I’m in the U.S. right now for work and for writing breaks I’m doing a lot of what I miss the most about living in the States—watching movies! I love going to see a new movie in the theater and I can’t do that living in Saudi Arabia. So this week my mom and I went to see “The Conjuring.”
I loved it! Now, keep in mind that I love scary movies and the hubby hates them so I’ll take any chance to see a scary movie that I can get. With that being said, there is a lot that writers and creative people in general can learn from “The Conjuring.”
The age-old decorating and style tip, less is more is often true. Over the past several years I’ve felt that horror movies have become graphically gory for the sake of blood and guts. To me this is no different than an author writing a sex scene just for the sake of a sex scene and not for the justified reason of furthering the plot. Blood and guts DOES NOT equate scary!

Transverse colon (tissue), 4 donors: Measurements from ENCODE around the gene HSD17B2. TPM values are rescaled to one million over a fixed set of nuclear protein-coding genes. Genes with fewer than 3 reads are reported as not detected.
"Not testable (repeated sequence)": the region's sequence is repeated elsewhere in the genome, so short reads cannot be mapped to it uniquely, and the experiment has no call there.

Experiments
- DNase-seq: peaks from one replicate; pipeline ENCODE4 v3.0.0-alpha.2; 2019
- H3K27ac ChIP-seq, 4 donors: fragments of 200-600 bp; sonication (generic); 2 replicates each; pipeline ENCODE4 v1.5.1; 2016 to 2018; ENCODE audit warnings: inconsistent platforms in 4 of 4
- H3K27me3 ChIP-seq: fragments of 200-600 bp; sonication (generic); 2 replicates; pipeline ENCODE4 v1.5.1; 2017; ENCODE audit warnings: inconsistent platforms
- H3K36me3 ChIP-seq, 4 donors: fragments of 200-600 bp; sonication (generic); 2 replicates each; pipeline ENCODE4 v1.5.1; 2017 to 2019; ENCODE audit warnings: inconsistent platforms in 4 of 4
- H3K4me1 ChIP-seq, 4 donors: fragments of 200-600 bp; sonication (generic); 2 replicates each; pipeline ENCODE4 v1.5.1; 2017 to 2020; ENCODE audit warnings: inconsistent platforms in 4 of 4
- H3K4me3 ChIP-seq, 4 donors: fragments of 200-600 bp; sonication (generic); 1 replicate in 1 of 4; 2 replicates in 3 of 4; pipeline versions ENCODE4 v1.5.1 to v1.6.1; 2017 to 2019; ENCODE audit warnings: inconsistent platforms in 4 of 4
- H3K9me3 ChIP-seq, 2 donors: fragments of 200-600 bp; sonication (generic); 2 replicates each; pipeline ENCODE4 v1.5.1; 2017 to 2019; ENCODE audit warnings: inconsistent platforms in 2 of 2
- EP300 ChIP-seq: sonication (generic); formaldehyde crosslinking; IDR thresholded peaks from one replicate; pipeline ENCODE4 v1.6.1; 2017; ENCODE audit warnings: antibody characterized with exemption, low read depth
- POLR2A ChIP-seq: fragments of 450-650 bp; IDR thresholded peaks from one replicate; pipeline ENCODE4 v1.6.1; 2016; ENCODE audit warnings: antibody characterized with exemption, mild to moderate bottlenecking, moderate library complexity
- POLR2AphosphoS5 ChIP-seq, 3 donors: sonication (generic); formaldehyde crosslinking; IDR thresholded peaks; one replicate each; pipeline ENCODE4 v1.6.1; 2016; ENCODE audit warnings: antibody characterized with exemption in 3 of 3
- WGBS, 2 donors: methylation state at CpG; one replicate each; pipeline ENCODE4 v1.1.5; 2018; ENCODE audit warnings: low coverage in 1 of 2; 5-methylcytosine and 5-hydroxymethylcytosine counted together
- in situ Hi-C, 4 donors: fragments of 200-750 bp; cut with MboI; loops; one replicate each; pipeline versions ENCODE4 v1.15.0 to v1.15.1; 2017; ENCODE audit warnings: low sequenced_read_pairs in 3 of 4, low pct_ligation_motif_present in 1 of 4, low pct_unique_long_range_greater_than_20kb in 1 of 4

“The Conjuring” (as did “Insidious”) returned to a more classic horror film approach. Many of the effects could be easily duplicated and the thrill came in the form of the build up, camera angles, and acting. The film’s success should prove the importance and still relevance of “old school” thrill tactics.
So what can we creative people take away from this? While stuck on a manuscript tonight I noticed how I was over thinking the scene and using more words when less worked best. I was trying to overwork the scene. “The Conjuring” is simple. It’s just what it needed to be and that added to the horror and thrills. One of my favorite scenes was when NOTHING happened. The film’s simple approach to build up is brilliant and successful, that should lead many to question overly worked tactics in the bag of creative tools.
Have you seen “The Conjuring?” What did you think?